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In linux you can have the files example.JPG and example.jpg in the same directory.

In Windows you have case sensitive extensions, but you can't put these two files in the same directory. Why not?

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    possible duplicate of Are all versions of Windows case insensitive? (there's probably a better question than that) – Cole Johnson Feb 24 '15 at 15:03
  • FAT held the extension separate from the base name, and the OS added the . for input and display purposes. (I believe it's safe to say that practically nobody uses FAT for anything except interoperability these days.) I don't know exactly how NTFS does it, but I suppose it's similar to every major Linux file system, which simply treats the file name as a string of characters. There is nothing special there about the file extension: it is simply by convention, and is treated by the file system as a part of the file name. – user Feb 24 '15 at 19:31
  • Look up ObCaseInsensitive and superuser.com/q/266110/59271 – user541686 Feb 24 '15 at 19:34
  • @grawity isn't that just a case of tomayto, tomahto? – wvdz Feb 24 '15 at 22:43
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In Windows you have case sensitive extensions, but you can't put these two files in the same directory. Why not?

If a drive is formatted as NTFS you can have both example.JPG and example.jpg.

However, if you attempt to open one of these files in a Win32 application, such as Notepad, you would only have access to one of the files, regardless of the case of the filename you type in the Open File dialog box.


Filenames are Case Sensitive on NTFS Volumes

As part of the requirements for POSIX compliance, the Windows NT File System (NTFS) provides a case-sensitive file and directory naming convention. Even though NTFS and the POSIX subsystem each handle case-sensitivity well, 16-bit Windows-based, MS-DOS-based, OS/2-based, and Win32-based applications do not.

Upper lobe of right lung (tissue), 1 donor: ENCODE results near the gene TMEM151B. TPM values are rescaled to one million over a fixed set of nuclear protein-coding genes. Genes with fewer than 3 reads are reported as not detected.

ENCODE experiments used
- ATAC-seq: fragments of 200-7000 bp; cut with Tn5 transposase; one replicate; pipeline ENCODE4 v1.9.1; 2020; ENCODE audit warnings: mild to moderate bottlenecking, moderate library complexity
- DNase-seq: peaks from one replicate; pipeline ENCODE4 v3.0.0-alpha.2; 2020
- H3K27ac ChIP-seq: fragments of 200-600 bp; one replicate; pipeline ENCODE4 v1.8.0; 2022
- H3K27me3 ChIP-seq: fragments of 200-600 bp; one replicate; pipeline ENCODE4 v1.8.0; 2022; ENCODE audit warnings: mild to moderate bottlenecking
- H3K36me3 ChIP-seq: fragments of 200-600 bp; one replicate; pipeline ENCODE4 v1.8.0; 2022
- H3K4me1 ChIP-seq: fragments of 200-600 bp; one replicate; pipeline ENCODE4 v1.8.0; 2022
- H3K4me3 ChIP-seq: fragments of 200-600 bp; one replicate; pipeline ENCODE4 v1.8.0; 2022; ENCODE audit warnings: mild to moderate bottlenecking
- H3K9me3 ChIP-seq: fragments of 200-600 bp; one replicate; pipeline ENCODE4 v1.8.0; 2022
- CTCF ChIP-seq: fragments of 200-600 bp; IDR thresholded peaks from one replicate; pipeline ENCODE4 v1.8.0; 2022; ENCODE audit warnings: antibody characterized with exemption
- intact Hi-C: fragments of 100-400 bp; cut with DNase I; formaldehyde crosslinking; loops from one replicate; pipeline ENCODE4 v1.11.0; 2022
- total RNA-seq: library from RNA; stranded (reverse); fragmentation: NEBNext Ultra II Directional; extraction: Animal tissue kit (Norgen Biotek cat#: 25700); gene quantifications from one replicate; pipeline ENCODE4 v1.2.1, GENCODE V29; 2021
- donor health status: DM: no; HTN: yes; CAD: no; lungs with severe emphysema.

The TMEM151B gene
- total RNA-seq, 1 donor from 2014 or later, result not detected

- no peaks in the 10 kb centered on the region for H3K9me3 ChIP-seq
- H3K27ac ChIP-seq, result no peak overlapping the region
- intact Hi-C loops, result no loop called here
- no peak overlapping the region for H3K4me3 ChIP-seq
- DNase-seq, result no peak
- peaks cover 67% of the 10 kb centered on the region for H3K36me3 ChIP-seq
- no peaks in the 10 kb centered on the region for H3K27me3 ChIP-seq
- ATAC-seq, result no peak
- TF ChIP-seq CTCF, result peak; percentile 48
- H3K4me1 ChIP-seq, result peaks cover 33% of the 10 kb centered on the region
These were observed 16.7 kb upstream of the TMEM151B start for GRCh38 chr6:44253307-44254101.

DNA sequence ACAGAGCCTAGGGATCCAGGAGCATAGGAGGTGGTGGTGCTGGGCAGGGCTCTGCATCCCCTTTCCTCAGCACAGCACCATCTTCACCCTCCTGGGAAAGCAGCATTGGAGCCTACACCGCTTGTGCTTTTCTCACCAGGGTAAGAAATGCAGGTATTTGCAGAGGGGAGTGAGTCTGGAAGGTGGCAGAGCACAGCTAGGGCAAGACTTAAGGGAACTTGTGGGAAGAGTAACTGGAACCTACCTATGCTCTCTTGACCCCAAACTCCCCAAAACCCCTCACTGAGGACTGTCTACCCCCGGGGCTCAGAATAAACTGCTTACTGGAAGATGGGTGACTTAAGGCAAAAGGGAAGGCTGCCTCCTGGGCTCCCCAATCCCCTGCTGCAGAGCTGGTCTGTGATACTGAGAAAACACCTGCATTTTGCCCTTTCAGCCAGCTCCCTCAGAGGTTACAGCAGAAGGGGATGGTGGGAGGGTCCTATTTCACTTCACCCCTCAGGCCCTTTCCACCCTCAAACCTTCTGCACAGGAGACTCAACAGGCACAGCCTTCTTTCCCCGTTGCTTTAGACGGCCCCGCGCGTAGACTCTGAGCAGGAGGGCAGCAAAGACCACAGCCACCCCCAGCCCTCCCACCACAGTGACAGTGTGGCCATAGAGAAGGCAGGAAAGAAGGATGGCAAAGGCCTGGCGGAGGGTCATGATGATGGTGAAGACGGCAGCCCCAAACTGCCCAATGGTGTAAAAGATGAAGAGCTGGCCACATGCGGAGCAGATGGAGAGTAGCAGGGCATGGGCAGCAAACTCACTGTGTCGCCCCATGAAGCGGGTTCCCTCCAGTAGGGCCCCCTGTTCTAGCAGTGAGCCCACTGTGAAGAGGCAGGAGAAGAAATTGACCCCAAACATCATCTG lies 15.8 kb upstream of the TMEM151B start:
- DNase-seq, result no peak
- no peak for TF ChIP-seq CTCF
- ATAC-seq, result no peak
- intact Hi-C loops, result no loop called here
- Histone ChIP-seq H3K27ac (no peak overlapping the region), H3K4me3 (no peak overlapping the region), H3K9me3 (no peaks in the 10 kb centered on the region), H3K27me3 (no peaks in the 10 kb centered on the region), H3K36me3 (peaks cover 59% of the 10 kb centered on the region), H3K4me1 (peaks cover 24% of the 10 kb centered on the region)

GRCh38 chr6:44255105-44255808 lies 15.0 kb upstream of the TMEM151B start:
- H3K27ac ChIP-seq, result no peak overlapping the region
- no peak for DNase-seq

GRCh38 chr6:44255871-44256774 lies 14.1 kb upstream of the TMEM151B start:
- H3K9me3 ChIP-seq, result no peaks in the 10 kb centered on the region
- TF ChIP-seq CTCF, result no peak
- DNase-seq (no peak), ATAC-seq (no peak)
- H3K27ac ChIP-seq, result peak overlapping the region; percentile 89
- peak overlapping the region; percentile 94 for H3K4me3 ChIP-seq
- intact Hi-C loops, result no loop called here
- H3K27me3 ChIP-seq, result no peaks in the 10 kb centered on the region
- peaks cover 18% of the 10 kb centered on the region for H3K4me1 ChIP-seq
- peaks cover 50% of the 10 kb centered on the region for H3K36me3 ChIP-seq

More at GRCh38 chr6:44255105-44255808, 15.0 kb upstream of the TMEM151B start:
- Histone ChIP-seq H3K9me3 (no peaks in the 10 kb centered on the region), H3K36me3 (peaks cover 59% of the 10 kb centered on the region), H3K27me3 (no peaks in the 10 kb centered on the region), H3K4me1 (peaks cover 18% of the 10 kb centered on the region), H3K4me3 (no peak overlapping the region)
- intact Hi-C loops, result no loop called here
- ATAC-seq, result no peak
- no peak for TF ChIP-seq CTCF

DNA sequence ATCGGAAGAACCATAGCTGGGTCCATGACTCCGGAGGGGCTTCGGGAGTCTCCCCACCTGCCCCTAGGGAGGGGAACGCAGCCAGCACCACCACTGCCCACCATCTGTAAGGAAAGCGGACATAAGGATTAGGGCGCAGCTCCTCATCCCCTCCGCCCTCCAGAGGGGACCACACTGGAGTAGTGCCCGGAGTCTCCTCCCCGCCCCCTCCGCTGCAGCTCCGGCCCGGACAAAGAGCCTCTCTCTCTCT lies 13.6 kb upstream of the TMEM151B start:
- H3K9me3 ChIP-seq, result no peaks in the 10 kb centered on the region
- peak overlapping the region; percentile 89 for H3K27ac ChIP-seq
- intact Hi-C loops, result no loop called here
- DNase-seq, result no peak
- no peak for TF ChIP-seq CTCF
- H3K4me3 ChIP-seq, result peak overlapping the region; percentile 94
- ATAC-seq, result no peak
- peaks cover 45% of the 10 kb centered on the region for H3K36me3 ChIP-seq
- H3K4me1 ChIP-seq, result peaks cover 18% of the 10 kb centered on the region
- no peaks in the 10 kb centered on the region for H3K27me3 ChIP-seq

In NTFS, you can create unique file names, stored in the same directory, that differ only in case. For example, the following filenames can coexist in one directory on an NTFS volume:

CASE.TXT
case.txt
case.TXT

However, if you attempt to open one of these files in a Win32 application, such as Notepad, you would only have access to one of the files, regardless of the case of the filename you type in the Open File dialog box.

...

NTFS supports two slightly different modes of operation that can be selected by the subsystem of the application interacting with NTFS. The first is fully case sensitive and demands that file names supplied by the application match the names stored on disk including case if the file on disk is to be selected. The second mode of operation is case preserving but not case sensitive. This means that applications can select files on the disk even if the supplied name differs in case from the name stored on the disk. Note that both modes preserve the case used to create the files. The difference in behavior noted here applies only when an application needs to locate an existing file. POSIX takes advantage of the full case sensitive mode, while MS-DOS, WOW, and Win32 subsystems use the case insensitive mode.